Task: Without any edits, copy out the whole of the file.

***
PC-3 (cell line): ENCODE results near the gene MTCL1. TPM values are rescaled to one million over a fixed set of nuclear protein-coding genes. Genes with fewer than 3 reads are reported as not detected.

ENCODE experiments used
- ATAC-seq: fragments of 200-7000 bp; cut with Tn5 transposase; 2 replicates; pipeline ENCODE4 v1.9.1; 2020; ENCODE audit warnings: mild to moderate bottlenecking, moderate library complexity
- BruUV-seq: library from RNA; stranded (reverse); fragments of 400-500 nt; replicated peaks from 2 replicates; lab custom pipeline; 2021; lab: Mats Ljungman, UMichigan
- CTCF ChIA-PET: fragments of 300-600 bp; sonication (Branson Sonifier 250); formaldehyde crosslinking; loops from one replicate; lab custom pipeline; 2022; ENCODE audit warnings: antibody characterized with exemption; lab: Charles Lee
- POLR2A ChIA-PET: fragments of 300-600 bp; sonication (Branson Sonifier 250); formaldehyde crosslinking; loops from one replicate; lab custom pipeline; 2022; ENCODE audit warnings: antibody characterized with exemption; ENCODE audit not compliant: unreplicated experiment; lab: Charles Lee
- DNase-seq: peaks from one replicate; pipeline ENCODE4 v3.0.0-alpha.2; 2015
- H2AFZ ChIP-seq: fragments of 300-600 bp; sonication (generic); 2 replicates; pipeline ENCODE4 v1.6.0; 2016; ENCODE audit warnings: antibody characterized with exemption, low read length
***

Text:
PC-3 (cell line): ENCODE results near the gene MTCL1. TPM values are rescaled to one million over a fixed set of nuclear protein-coding genes. Genes with fewer than 3 reads are reported as not detected.

ENCODE experiments used
- ATAC-seq: fragments of 200-7000 bp; cut with Tn5 transposase; 2 replicates; pipeline ENCODE4 v1.9.1; 2020; ENCODE audit warnings: mild to moderate bottlenecking, moderate library complexity
- BruUV-seq: library from RNA; stranded (reverse); fragments of 400-500 nt; replicated peaks from 2 replicates; lab custom pipeline; 2021; lab: Mats Ljungman, UMichigan
- CTCF ChIA-PET: fragments of 300-600 bp; sonication (Branson Sonifier 250); formaldehyde crosslinking; loops from one replicate; lab custom pipeline; 2022; ENCODE audit warnings: antibody characterized with exemption; lab: Charles Lee
- POLR2A ChIA-PET: fragments of 300-600 bp; sonication (Branson Sonifier 250); formaldehyde crosslinking; loops from one replicate; lab custom pipeline; 2022; ENCODE audit warnings: antibody characterized with exemption; ENCODE audit not compliant: unreplicated experiment; lab: Charles Lee
- DNase-seq: peaks from one replicate; pipeline ENCODE4 v3.0.0-alpha.2; 2015
- H2AFZ ChIP-seq: fragments of 300-600 bp; sonication (generic); 2 replicates; pipeline ENCODE4 v1.6.0; 2016; ENCODE audit warnings: antibody characterized with exemption, low read length